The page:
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I have split second twinges of tingling throughout body. What could be causing this and is it something I should be worried about?

A brief medical history: migraines since age 12, panic disorder since 16, tachycardia since 21, diagnosed with Dysautonomia (IST) and fibro last year, one incident of AFib in April, overweight, not very active due to symptoms. Tests received: several holter monitor studies from 24 hours - 30 days, several EKGs, 3 echos, 1 stress echo; all of the aforementioned showed very little, just skipped beats. Several CPKs and Troponins, all negative. Sed rate elevated, inflamation elevated, negative for diabetes, arthritis, and lupus. Low hdl but low LDL aswell. Positive tilt table. Meds: Zoloft, Klonopin, Corgard, Baby aspirin. Tach is well controlled for the most part, as well as anxiety and migraines. Still in a lot of physical pain. But the symptom that has alarmed me recently is, often when walking around I get these flashes of tingling throughtout my body. Particularly in my extremities, hands, feet, lips, and head. What could be causing this and is it something I should be worried about?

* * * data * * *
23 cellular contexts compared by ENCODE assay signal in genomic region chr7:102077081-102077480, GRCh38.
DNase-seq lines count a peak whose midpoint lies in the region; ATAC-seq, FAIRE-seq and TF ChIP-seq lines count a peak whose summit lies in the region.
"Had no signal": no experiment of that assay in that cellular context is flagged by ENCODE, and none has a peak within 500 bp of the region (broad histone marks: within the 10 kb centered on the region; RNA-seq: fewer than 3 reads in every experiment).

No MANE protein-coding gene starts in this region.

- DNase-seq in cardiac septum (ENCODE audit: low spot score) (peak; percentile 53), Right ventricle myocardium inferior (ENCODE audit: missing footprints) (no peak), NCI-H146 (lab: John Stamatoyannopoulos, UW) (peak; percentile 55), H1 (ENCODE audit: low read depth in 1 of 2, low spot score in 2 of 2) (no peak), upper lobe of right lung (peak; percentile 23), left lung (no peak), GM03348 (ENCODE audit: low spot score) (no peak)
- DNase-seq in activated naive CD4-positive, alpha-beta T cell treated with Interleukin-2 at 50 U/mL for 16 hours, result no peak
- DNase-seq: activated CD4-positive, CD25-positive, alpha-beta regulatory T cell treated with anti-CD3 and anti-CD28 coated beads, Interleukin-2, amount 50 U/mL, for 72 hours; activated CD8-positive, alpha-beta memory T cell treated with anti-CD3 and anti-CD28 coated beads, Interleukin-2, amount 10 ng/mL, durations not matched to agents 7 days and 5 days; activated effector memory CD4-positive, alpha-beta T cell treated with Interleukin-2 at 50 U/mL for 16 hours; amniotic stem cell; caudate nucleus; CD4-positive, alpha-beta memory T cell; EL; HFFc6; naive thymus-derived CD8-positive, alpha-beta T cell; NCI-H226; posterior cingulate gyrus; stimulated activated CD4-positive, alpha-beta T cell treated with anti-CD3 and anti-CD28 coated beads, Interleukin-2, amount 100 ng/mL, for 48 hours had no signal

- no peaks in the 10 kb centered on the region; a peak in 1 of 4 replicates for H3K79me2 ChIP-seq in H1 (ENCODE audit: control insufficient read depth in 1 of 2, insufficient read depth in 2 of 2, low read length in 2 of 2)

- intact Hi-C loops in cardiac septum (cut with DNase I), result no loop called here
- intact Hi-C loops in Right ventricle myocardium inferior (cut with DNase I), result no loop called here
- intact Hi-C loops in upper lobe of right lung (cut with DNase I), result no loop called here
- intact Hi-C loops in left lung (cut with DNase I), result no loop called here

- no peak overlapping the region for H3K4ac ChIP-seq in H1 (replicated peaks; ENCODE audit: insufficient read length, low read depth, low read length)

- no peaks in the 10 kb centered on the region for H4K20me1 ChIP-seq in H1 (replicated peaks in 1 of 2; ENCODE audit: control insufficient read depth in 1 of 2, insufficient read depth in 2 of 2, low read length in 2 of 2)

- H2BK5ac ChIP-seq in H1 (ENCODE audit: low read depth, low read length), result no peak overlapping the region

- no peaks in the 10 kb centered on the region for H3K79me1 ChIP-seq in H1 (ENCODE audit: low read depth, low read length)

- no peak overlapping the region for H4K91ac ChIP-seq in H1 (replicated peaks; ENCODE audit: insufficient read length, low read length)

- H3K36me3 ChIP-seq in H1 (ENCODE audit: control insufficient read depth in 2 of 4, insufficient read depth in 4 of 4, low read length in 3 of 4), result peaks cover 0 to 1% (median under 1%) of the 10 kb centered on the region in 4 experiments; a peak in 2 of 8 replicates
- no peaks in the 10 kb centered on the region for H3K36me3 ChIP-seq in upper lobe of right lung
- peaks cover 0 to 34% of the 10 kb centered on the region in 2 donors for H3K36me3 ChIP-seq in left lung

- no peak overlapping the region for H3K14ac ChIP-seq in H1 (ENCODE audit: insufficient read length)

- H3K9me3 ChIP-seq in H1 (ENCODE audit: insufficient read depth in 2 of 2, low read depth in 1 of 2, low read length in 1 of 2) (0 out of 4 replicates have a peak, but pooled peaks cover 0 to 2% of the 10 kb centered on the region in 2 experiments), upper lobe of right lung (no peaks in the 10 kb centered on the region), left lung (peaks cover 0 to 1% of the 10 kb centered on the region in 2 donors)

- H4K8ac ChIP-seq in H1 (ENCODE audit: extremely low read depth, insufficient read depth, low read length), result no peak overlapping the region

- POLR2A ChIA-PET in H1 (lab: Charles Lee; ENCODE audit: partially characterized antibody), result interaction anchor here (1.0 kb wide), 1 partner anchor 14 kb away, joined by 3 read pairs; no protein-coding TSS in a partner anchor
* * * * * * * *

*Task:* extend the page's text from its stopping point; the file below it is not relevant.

This is an interesting question, and I am sorry to hear about all of the different ailments that you are serving from. I encourage you to discuss your concern with your doctor. Unfortunately, there are some people who end up with many diagnosis that can impact the quality of their life from then on, and I hope that you are able to get the help that you need so that you can enjoy life more fully due to improved control of your symptoms. As for these twinges, it certainly sounds like you have had a very thorough workup that can be quite reassuring. The many studies that have been performed to make sure that your heart is not in danger can help you to have some confidence on that aspect, although you should continue to work with your doctor if you have new concerns. As for these twinges that you describe, it is hard to say what they could be. It could be due to your medications that you are on, it could be a simple reaction that all of us feel intermittently, or it could be something vague that relates to something else. It would be an uncommon symptom for many things, but please discuss it in more detail with your doctor.
This answer is for general informational purposes only and is not a substitute for professional medical advice.
If you think you may have a medical emergency, call your doctor or (in the United States) 911 immediately. Always seek the advice of your doctor before starting or changing treatment. Medical professionals who provide responses to health-related questions are intended third party beneficiaries with certain rights under Zocdoc’s Terms of Service.

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